The Panel has undertaken a search (as authorised by Paragraph 10 of the STOP Rules) of the website used by the Complainant Ė "www.corusgroup.com". The search undertaken by the Panel supports the assertions made by the Complainant in the publications referred to above.
The Complainantís trademarks
The following information is asserted as fact in the Complaint and remains uncontested.
The Complainant states that it has rights for the mark "Corus" in several countries including the United Kingdom where it has rights in the registered trademark number 2210115A for "CORUS", registered on July 6, 2001. The Complainant annexed the results from a search conducted on a database at the website of The Patents Office, United Kingdom on April 25, 2002, that states the Complainant is the registered proprietor of trademark number 2210115A for "CORUS".
The Complainantís Use of trademarks
Annexed to the Complaint are various publications and media extracts which contain references to, or information about, the Complainant, which is referred to as "Corus".
Activities of the Respondent
No response to the Complaint has been filed.
No information as to the activities of the Respondent is asserted in the Complaint.
The Complainantís contentions in the Complaint
The Complainant asserts that each of the elements specified in Paragraph 4(a) of the STOP have been satisfied.
The Complainant asserts that it is has rights to the mark "Corus", including being the registered proprietor in the United Kingdom of the registered trademark number 2210115A for "CORUS"
The Complainant asserts that, to the best of its knowledge, the Respondent does not have rights to "CORUS"
The Complainant asserts that, to the best of its knowledge, the Respondent does not have a legitimate interest in respect of the Disputed Domain Name because "the Respondent does not use corus in connection with [an] offering of goods or services. The Respondent and his businesses are not known under the name corus." The Complainant asserts that it is a well known company using "CORUS" as a trademark and a tradename, that "CORUS" is frequently in the news all over the world and that "it is thus very unlikely that the Respondent would not know of the Complainantís rights".
The Complainant asserts that the Respondent knew of the Complainantís rights and nevertheless proceeded with its application to register the Disputed Domain Name, thus making it "impossible for the Complainant to register its trademark CORUS in the <.biz> domain".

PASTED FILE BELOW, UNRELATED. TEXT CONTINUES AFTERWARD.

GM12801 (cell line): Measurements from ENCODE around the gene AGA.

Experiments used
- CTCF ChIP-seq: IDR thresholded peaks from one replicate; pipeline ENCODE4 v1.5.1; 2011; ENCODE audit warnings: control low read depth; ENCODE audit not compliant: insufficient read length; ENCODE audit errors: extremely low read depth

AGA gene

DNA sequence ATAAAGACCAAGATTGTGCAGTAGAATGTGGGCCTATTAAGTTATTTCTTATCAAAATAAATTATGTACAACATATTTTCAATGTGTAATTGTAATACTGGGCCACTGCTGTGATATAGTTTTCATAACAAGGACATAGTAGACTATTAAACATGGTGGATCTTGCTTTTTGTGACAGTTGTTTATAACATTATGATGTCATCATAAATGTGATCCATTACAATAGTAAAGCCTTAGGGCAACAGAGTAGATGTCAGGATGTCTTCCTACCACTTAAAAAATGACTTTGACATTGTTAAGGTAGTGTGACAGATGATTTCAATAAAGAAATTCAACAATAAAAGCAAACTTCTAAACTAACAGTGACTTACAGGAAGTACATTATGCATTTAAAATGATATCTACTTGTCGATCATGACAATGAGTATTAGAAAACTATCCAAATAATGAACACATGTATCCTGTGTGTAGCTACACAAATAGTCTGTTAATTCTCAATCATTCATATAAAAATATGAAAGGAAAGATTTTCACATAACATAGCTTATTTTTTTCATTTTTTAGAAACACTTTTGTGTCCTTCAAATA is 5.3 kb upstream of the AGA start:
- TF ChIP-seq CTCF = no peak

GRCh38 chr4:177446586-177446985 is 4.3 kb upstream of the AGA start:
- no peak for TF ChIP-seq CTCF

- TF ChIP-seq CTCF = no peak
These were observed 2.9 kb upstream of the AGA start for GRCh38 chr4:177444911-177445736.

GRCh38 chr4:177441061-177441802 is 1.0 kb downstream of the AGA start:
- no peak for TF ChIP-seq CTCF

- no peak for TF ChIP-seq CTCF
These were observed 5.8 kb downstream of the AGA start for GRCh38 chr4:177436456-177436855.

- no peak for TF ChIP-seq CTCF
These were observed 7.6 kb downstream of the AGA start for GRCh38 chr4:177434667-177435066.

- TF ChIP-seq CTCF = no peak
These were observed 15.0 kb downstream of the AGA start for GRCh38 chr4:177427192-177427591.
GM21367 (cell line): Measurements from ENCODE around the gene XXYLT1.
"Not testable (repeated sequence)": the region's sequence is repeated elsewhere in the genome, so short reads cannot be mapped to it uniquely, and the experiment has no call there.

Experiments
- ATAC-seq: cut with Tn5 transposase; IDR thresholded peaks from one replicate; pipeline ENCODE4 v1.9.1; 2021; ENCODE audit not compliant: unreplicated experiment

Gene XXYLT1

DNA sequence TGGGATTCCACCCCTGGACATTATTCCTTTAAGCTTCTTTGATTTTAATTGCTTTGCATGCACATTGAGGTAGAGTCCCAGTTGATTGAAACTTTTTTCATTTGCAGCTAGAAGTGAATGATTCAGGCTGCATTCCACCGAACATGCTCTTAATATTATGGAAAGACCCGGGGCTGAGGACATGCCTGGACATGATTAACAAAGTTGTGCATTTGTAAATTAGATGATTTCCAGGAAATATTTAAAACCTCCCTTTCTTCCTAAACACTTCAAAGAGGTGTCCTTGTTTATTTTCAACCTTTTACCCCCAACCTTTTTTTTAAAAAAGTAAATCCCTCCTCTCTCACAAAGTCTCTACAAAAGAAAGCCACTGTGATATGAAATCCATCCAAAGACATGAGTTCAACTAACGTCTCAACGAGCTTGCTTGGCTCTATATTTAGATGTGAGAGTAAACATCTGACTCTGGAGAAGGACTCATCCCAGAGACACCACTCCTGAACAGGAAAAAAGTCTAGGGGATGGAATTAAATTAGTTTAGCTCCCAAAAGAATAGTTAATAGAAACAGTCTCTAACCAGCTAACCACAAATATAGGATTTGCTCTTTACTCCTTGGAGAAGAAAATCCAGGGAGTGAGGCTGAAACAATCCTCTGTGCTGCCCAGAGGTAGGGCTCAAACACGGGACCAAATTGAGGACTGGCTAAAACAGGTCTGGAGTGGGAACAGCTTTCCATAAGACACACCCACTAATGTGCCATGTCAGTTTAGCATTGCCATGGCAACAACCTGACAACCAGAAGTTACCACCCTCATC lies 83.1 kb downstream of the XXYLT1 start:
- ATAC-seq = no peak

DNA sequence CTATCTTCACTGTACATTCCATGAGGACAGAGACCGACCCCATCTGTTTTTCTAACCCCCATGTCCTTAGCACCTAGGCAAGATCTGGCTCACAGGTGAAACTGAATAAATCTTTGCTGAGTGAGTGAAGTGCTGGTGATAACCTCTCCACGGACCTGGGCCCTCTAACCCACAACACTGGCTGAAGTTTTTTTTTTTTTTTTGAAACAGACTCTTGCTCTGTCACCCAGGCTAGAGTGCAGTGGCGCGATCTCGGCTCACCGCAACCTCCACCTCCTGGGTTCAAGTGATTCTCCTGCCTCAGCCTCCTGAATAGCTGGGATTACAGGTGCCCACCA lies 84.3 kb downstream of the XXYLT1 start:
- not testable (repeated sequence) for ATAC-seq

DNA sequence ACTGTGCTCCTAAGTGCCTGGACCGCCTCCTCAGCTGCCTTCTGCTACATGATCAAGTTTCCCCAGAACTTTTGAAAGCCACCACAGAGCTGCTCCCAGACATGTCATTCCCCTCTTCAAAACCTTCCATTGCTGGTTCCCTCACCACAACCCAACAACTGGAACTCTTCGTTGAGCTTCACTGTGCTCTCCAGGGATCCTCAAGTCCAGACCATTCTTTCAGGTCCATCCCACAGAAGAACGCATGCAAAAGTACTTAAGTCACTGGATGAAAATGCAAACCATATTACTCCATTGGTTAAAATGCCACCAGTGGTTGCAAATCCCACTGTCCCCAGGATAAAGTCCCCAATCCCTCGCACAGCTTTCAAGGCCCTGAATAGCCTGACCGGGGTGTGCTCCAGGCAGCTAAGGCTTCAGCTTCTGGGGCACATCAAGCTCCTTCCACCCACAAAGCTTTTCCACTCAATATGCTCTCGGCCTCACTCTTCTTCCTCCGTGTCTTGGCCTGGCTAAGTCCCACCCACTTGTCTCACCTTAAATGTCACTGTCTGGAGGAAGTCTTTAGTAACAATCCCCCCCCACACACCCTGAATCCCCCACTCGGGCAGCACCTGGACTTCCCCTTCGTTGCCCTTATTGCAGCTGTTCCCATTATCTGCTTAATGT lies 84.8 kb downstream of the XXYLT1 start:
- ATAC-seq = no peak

5. Discussion and Panel Findings
This section is structured by reference to the elements required by Paragraph 4(a) of the STOP. In order to be successful, the Complainant has the burden of proving, on the balance of probabilities, that all three elements are present.
Domain name identical to a trademark or service mark in which the Complainant has rights
The Disputed Domain Name is <corus.biz>. The Complainant owns registration in the United Kingdom of the trademark "CORUS" (registration number 2210115A). The Complainant asserts that it also has rights in the mark "CORUS" in other countries.
The Panel finds that the Disputed Domain Name is identical to a trademark or service mark in which the Complainant has rights and, accordingly, that the Complainant has proven Paragraph 4(a)(i) of the STOP.
No rights or legitimate interests in respect of the domain name
The Complainant asserts that, to the best of its knowledge, the Respondent does not have a legitimate interest in respect of the Disputed Domain Name because the Respondent does not use "corus" in connection with an offering of goods or services and because the Respondent and its businesses are not known under the name "corus". The Respondent has not rebutted this assertion, but the onus is on the Complainant to provide evidence to support its assertion.
The Panel finds no evidence that the Respondent is the owner or beneficiary of a trade or service mark that is identical to the Disputed Domain Name.